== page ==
AMD’s Ryzen 3000 processors seem to have pleased most enthusiasts, however, overclockers aren’t that impressed by the chips’ abilities, mainly because AMD has already pushed the Zen 2 CPUs to the highest possible frequencies (under stock conditions). According to AMD’s senior technical marketing manager, Robert Hallock, you’re better off overclocking the memory and the Infinity Fabric instead of the processor.

The other goal of our engineering effort is to absolutely maximize the performance of the product out of the box. By designing algorithms that extract the maximum silicon performance automatically (e.g. Precision Boost 2) without asking the user to tinker or risk their warranty. So, no, you’re not going to see a whole lot of manual OC headroom. That’s just performance an average person–who doesn’t know how to OC–can’t access. Why would we do that? It is not our intent to leave anything on the table.

Rober Hallock on Reddit

This isn’t surprising considering that the lower-end Ryzen 3000 parts come with a TDP of just 65W. The Ryzen 7 3700X and the 3800X have the same specifications, and yet the latter has a rated power draw of 105W, so you can expect a much better overclocking experience. The same goes for the Ryzen 9, we’ll have an overclocking guide up on the same soon.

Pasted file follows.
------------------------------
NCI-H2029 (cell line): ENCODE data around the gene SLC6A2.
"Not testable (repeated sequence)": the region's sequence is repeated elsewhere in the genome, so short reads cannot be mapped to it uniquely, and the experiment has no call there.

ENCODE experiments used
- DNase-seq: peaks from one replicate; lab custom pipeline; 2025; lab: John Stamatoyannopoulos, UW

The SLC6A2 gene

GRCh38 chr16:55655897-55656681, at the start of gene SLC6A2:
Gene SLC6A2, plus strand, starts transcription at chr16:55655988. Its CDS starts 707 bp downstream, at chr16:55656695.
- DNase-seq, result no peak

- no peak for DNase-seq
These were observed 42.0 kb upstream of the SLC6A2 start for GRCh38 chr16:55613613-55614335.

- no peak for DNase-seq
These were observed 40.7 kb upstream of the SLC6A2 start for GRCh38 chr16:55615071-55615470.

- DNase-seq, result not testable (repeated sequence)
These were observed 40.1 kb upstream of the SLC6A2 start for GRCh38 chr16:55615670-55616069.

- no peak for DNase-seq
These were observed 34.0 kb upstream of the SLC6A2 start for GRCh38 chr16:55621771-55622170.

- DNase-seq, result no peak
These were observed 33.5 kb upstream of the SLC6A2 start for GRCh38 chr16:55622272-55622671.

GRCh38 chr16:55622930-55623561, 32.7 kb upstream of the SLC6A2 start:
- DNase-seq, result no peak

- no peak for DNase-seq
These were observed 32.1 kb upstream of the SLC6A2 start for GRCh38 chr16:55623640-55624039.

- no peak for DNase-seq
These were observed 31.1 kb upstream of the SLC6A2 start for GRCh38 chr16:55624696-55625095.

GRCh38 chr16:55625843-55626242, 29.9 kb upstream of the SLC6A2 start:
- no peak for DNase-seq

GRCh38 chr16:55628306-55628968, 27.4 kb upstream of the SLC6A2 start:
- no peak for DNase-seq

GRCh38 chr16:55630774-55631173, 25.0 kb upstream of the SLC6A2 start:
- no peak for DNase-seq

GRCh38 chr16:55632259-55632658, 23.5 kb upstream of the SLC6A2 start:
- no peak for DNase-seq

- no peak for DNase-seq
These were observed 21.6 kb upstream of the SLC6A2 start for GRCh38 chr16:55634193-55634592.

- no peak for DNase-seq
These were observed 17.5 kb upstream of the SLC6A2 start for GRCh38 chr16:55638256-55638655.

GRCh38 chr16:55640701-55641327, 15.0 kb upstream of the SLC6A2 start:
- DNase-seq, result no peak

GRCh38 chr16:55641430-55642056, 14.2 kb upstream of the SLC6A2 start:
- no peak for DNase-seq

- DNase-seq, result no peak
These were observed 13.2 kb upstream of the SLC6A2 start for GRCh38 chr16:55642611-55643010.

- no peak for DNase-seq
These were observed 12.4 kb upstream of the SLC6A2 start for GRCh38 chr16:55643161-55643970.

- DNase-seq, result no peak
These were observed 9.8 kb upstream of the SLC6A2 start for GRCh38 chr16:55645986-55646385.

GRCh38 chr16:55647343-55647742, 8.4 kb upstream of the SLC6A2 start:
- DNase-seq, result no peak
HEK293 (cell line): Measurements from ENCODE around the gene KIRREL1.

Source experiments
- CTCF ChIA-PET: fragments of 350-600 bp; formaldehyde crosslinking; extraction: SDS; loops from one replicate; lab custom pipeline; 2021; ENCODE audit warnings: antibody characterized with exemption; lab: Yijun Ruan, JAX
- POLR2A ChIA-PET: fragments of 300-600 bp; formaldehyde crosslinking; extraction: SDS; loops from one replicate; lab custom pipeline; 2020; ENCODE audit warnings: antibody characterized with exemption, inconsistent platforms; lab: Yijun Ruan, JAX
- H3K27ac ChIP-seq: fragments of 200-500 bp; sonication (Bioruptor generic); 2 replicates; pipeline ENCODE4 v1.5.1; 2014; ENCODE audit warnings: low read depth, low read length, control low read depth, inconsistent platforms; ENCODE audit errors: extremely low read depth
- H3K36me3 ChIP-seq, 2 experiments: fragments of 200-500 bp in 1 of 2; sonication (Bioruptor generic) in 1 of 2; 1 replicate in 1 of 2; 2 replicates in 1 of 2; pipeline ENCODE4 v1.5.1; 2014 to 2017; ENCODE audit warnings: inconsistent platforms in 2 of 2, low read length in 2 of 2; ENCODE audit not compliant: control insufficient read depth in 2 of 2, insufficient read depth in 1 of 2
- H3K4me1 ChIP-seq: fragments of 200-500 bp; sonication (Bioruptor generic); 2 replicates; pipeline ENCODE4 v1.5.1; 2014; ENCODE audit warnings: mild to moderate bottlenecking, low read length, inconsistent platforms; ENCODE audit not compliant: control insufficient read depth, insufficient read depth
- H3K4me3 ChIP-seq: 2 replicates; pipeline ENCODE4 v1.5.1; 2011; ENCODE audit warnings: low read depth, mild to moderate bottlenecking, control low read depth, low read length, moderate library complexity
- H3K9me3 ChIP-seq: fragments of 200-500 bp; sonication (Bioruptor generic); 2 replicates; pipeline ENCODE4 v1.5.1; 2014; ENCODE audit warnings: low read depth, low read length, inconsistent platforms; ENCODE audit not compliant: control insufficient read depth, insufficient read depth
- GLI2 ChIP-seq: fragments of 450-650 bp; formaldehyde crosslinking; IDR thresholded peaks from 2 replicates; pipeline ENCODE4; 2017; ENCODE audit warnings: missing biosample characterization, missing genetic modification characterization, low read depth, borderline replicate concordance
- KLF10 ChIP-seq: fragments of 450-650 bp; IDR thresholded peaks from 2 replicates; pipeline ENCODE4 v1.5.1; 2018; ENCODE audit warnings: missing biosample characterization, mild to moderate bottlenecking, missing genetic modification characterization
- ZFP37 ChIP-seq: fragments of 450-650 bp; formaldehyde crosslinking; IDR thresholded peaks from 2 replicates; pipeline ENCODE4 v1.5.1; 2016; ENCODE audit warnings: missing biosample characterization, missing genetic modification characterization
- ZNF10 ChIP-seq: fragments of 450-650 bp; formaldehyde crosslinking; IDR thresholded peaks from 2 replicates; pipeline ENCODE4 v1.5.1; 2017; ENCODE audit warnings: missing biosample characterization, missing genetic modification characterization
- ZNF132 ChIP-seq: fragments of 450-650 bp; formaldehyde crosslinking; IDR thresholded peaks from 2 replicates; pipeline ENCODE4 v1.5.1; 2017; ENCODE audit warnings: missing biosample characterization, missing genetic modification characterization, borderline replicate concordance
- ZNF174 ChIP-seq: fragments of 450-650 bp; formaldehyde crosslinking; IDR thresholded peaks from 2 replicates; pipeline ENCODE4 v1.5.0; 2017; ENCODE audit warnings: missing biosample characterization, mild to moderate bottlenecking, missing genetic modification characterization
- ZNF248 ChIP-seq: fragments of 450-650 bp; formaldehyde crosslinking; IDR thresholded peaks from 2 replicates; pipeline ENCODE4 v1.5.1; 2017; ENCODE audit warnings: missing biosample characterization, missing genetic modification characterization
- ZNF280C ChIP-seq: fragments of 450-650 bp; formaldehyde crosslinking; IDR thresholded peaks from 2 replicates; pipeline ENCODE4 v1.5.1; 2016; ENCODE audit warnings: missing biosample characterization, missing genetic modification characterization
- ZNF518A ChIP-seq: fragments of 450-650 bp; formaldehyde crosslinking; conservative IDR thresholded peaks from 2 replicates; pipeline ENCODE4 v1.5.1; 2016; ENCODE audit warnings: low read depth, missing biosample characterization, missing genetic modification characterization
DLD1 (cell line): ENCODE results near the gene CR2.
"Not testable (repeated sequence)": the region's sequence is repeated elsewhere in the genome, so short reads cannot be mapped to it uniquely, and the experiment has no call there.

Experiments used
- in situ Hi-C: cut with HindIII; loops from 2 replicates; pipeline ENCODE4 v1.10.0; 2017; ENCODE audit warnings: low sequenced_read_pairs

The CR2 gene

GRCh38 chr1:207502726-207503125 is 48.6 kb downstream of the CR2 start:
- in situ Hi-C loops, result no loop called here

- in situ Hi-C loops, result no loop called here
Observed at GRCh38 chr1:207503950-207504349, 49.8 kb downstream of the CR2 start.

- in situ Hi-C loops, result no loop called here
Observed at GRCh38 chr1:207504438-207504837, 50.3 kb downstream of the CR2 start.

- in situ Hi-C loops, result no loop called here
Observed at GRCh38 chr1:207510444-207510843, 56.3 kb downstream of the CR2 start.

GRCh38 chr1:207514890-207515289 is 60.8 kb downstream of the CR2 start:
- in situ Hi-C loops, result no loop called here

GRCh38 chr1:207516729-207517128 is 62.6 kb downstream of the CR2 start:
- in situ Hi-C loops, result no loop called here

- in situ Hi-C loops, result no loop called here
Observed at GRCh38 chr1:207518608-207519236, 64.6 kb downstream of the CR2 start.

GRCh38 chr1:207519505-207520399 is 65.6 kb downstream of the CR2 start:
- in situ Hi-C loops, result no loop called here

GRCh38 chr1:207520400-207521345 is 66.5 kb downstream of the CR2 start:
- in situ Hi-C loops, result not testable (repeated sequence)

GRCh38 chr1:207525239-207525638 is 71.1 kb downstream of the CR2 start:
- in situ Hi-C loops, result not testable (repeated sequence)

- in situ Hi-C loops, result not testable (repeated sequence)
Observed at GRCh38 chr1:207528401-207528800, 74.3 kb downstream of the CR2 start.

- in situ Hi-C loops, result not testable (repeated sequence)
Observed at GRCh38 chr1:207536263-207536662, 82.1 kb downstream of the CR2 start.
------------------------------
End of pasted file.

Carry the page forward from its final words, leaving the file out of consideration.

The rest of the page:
I believe that isn’t a bad thing at all. AMD has essentially overclocked the Zen 2 parts out of the box, saving you the hassle and giving the average consumer the extra performance you’d get after the painstaking process for free.

However, that doesn’t mean that the higher-end Ryzen chips don’t overclock at all. Many users have already started posting benchmarks of the Ryzen 9 hitting 5GHz+ on all cores. Granted, that was using LN2 but that’s what most of the hardcore enthusiasts will be using after all.

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